“Trials in themselves are not very entertaining,” Grooms said, while noting that more people may yet show up after jury selection ends. “You know, the spectacle is the entertaining side of it in certain people’s minds. But after the ‘new’ wears off, people are gonna go away.”

Mark Wysong, president of the Walterboro-Colleton Chamber of Commerce, said he also thinks things will ramp up after jury selection ends. He’s spoken with some people who are coming from Charleston to observe the trial, but not until the actual trial begins.

It’s going to be a lot for the town, regardless, he said. It’s just not clear yet to what degree.

Attention on the front porch of the Lowcountry

Though not yet as chaotic as some predicted, the trial has still brought the most attention to Walterboro since filming for major movies “Forrest Gump” and “Radio” came to town in the 1990s and early 2000s.

“People are watching this. We have people who are flying in from overseas,” said Chamber of Commerce Director Stewart McAdoo. He’s spoken to at least one reporter who came to South Carolina from France to cover the trial.

McAdoo, like Grooms, hopes the national attention on Walterboro will help the town’s reputation grow. They didn’t ask for the trial, he said, but the town can lean in and find a silver lining.

Of course, there’s always the risk that despite the town’s efforts, Walterboro gets misrepresented by national media, said lifelong resident Robby Craven.

“With any press, any type of media, the bad always outweighs the good,” he said. “The hometown atmosphere is overshadowed a lot.”

Walterboro resists small town tropes. Some may call the community sleepy, McAdoo said, but the area is actually going through a kind of renaissance. The town was just accepted into a state program geared at Main Street revitalization. On several vacant storefronts are signs announcing something new is “coming soon!”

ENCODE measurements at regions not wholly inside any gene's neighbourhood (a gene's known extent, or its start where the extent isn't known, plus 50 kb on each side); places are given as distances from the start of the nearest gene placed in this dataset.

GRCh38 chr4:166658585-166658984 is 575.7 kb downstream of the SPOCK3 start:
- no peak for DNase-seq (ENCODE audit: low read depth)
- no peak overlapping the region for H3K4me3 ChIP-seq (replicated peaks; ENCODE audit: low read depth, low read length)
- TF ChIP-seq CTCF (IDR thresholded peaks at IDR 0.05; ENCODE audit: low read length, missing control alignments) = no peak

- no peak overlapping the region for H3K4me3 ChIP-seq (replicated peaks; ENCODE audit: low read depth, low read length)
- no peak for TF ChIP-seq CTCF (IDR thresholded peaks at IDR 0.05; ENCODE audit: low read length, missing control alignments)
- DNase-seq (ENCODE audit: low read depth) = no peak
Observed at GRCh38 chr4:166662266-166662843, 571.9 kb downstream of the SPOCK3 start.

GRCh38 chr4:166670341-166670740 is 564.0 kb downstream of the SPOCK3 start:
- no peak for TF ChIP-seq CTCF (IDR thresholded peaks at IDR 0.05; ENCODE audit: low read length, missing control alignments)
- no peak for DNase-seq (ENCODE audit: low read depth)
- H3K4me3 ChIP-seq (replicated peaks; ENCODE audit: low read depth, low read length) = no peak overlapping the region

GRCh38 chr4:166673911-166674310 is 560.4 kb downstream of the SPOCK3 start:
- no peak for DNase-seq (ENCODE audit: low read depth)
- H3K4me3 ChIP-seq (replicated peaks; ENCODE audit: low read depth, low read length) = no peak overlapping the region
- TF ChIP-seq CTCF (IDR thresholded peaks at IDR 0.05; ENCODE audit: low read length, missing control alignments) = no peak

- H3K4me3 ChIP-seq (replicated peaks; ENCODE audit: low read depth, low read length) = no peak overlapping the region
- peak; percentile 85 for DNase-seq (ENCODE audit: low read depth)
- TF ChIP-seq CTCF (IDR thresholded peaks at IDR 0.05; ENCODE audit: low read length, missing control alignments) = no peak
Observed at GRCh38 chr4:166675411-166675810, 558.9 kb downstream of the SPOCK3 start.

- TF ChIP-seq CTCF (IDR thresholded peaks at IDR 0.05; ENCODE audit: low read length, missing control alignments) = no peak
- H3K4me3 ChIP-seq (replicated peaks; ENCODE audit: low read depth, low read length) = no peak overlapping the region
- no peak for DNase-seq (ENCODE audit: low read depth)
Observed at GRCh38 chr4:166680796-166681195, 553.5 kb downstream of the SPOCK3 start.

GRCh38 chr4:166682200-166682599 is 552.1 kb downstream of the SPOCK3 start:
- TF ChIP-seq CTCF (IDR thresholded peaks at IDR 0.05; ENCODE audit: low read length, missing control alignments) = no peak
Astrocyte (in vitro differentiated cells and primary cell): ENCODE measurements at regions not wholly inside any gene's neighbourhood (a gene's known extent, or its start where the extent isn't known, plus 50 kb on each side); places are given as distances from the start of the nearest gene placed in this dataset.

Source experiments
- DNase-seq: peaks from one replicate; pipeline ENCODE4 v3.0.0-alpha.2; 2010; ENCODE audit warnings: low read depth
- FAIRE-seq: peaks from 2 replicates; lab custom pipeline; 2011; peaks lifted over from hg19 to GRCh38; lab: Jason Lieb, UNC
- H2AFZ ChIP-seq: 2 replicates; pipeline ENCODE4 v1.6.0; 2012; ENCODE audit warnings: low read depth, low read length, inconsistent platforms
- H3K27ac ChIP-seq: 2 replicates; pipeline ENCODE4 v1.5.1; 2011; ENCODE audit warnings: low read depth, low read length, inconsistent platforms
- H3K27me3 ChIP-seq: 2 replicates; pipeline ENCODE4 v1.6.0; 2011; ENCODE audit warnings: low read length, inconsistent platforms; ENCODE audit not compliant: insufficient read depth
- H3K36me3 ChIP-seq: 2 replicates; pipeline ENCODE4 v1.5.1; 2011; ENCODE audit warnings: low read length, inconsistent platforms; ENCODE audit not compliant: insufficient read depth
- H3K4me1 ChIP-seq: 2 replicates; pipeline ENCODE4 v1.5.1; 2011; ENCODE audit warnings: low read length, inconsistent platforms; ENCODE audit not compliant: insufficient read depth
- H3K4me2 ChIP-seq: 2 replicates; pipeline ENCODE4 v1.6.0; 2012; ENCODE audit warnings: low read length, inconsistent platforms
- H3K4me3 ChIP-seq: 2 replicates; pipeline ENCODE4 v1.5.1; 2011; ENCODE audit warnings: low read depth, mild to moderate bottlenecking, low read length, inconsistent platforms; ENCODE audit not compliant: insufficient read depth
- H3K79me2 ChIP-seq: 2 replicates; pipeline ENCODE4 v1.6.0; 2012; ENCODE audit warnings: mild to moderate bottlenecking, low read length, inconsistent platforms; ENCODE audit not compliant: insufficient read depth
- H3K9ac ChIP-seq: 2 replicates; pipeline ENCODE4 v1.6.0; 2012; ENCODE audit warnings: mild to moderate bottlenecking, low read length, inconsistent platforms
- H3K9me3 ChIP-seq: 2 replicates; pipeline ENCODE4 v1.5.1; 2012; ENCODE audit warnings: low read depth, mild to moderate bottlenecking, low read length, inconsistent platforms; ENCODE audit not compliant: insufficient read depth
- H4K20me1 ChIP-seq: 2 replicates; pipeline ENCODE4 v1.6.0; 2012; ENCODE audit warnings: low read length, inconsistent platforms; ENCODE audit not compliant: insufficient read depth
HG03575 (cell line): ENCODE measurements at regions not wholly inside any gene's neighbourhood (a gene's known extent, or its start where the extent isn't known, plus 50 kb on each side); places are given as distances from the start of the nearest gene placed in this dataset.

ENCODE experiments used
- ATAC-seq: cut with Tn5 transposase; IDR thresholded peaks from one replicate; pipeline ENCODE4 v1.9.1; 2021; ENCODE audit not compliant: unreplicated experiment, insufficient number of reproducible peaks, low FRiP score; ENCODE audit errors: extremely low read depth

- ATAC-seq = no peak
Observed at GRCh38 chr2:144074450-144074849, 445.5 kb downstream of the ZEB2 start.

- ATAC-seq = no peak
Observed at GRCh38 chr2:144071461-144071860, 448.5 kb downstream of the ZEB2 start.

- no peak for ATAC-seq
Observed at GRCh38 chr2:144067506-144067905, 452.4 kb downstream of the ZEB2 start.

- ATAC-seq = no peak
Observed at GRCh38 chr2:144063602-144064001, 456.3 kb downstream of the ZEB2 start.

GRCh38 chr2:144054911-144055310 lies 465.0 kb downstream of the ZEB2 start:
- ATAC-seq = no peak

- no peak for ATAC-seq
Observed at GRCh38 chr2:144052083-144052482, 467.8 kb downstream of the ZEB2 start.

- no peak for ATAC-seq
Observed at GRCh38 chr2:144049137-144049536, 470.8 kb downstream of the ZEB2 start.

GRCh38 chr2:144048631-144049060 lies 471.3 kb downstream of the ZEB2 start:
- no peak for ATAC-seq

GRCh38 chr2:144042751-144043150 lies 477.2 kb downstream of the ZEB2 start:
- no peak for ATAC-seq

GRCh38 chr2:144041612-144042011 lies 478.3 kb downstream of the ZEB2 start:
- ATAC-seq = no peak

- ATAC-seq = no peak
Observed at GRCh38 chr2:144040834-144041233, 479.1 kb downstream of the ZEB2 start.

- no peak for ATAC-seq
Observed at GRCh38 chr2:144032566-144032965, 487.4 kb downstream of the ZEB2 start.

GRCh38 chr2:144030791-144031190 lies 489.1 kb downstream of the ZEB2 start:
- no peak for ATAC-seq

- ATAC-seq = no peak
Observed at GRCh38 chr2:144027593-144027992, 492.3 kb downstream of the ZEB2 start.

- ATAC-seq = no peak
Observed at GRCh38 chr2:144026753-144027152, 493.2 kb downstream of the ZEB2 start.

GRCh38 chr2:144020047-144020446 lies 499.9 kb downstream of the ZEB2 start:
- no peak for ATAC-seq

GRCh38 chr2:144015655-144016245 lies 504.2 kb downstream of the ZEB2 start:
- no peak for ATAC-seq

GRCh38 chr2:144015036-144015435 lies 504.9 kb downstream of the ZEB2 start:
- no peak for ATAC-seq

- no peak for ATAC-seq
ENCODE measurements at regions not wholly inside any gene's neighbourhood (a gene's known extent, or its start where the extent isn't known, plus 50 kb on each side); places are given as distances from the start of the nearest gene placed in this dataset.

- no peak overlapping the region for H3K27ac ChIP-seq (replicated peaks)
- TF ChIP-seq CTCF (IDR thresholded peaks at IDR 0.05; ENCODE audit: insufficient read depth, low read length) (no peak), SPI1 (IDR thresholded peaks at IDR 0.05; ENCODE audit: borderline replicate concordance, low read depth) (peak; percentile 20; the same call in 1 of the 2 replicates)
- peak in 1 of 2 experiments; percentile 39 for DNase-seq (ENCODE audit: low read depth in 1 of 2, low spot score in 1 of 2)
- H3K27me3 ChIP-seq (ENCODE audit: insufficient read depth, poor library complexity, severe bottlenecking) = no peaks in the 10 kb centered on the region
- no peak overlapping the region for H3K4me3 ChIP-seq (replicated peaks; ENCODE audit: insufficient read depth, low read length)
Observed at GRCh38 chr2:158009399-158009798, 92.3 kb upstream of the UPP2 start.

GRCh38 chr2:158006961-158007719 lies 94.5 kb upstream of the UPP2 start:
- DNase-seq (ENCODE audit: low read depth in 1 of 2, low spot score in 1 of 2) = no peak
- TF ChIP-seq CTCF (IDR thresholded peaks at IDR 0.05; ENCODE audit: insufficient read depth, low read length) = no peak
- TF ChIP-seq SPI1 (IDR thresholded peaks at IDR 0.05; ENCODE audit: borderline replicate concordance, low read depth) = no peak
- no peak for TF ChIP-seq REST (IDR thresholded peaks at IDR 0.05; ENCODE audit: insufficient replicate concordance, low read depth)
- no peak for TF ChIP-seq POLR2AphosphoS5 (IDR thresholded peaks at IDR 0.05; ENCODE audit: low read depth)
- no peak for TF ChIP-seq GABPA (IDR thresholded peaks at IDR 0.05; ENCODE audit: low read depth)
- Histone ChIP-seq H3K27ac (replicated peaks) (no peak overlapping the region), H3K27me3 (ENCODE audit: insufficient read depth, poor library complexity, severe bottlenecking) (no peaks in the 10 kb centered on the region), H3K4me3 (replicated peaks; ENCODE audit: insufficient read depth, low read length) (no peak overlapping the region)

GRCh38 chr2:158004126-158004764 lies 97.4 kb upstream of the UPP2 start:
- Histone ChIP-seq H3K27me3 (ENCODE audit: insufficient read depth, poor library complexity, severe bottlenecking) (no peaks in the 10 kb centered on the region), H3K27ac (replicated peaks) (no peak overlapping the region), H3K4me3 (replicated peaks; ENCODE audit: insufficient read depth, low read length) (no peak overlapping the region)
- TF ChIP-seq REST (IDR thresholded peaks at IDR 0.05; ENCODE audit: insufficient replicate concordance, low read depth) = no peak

A few locals are also working together to boost a local “First Thursdays” event (similar to Columbia’s) to celebrate local businesses and artists each month.

But some cliches do fit Walterboro well. It’s a town where everyone pretty much knows each other, Craven said. He isn’t worried or upset about the trial coming to town. But without any way to know how long it might last, it’s hard to know how much it will truly affect residents.

“We’re not so big. And where the courthouse is, right in the heart of town, traffic and the influx of people, that’s going to impact (the town),” he said.

Craven’s mom lives on East Washington Street — ”We call it Main Street” — near the Colleton County Courthouse. Craven tried to convince her to list it on Airbnb. Some area homes were renting for $300-$400 a night ahead of the trial.